Spring is a transitional season for wines just as much as it is for those of us living somewhere with four distinct seasons. Implementing a seasonal rotating wine menu is a great way to keep customers engaged. Just like choosing the proper jacket when the weather can fluctuate 20 degrees in a few hours… selecting the right spring wine is about weight – not color. Implementing a seasonally rotating wine menu is a great way to keep customers excited.
The French have said time and time again: a proper spring wine is a vin de soif – refreshing and thirst quenching. It’ll keep your thirsty guests coming back for more. Wines for spring should have a crisp level of acidity, they are generally light in alcohol and body. A vin de soif should be served chilled.
Light rosés instantly come to mind, but spring wines can be found in every shade. The French know what they’re talking about in this department because most wines of this style are natives of France. These light and refreshing wines are a great way to convince those who don’t consider themselves “wine drinkers” to start.
Turning guests onto these wines is a great way to turn your guests into fervent wine drinkers. Server guidance or tasting notes like those featured on digital menus like Uncorkd are perfect for explaining flavors to wine novices and experts alike.
White wines, Like Roussette, from a region called Savoie, or “Savoy,” are excellent spring suggestions. Savoie is on the Swiss border. The star grape grown here is Altesse, found in Roussette (the grape is sometimes referred to as simply “Roussette”). These little white wine grapes are high in acidity and boast bright floral notes. The only drawback is not much wine comes from this region in general, and even less is exported. The right bottle would be well worth the hunt!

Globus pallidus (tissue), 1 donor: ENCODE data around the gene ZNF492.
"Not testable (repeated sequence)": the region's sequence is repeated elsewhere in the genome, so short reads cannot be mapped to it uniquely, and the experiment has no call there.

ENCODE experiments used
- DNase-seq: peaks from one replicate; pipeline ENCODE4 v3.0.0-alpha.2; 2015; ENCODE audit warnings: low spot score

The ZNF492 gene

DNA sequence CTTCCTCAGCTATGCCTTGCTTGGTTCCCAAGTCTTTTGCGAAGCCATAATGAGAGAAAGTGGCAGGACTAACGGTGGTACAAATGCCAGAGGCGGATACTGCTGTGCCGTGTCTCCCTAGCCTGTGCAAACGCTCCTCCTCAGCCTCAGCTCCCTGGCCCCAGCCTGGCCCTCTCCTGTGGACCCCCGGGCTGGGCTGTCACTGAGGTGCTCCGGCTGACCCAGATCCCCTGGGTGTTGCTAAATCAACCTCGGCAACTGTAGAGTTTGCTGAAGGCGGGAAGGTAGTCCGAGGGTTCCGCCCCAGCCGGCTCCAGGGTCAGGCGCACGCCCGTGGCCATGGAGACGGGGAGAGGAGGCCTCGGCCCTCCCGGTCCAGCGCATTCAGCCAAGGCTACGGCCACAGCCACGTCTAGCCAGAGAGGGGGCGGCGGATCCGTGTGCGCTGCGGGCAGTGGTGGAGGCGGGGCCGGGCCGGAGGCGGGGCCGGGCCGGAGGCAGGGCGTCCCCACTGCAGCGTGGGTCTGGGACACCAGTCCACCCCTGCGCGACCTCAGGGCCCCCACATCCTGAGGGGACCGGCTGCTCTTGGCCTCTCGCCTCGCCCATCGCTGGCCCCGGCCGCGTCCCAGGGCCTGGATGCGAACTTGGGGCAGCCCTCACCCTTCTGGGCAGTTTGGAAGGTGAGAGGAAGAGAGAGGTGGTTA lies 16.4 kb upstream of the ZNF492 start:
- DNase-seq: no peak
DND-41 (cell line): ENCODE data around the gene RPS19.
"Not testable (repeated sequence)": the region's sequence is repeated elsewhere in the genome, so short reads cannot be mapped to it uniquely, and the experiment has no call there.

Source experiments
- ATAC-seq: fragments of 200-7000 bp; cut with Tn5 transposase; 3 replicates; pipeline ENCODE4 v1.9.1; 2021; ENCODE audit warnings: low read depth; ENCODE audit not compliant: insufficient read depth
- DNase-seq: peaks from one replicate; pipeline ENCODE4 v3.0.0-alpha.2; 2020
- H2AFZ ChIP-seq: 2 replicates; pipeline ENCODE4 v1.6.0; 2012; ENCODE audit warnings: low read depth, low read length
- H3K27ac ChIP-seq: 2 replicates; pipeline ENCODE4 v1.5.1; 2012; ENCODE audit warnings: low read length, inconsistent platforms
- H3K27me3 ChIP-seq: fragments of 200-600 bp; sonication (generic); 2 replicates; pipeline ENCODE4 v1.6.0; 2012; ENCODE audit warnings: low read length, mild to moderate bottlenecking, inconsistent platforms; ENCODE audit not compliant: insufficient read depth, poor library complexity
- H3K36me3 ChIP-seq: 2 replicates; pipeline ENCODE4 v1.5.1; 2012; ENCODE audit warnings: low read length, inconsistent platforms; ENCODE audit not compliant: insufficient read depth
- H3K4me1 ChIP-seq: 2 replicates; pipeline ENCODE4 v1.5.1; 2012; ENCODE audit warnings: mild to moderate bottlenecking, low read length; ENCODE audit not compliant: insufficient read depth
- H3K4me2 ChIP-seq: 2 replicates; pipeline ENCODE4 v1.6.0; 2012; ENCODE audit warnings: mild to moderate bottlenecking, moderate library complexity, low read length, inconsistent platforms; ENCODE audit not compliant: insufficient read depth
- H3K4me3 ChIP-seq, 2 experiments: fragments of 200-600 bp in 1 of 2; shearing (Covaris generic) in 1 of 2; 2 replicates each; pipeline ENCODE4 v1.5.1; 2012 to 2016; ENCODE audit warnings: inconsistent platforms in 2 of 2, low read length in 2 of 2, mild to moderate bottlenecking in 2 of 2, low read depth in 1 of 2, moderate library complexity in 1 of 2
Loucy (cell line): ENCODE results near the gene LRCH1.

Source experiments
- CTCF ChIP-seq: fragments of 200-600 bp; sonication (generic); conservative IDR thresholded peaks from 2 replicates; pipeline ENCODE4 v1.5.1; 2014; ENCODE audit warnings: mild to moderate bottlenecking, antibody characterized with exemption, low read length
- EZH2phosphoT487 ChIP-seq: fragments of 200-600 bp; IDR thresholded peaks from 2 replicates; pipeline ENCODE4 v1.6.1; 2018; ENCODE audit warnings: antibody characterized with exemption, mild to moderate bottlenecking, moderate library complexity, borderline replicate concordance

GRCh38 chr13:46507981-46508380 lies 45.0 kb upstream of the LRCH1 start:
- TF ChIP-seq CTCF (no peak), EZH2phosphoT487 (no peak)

As the seasons change, new foods become readily available. New flavors shout for new pairings and this natural process should be embraced. Some more popular spring wine choices include:
Prosecco is always a great choice for mixing with fresh spring and summer fruits. “Champaign’s cheaper cousin” is a definite crowd-pleaser. Nino Franco Rustico Prosecco has been described as bone dry but balanced with fresh, lively fruit notes leaving the palate refreshed and wanting more. This would be perfect for drinking chilled from the bottle or making a delicious Prosecco cocktail.
Chablis (described as the ultimate shellfish pairing wine). A selection to lookout for is the Jean Paul & Benoit Chablis. This wine is best explained as having the coolness of a typical Chablis with added citrus.
Pinot Grigio (not light to the point of boringness but perfectly crisp and fruity). A relatively new Brazilian Pinot Grigio offers a refreshing twist. In Aracauria Pinot Grigio Riesling, riesling grapes add an unheard-of level of fruitness while pinot grigio grapes balance the sweetness.
Pinot Noir (imagine notes of fruits or florals). Oregon Pinot Noir is all the rage. Try Underwood Pinot Noir for a balance of raspberry and earth.
Gamay (a light-ish bodied red). Think Edmund St. John’s Bone Jolly Gamay from Berkeley, California. Very likable with enough flavor to go with a cheese plate or barbecue.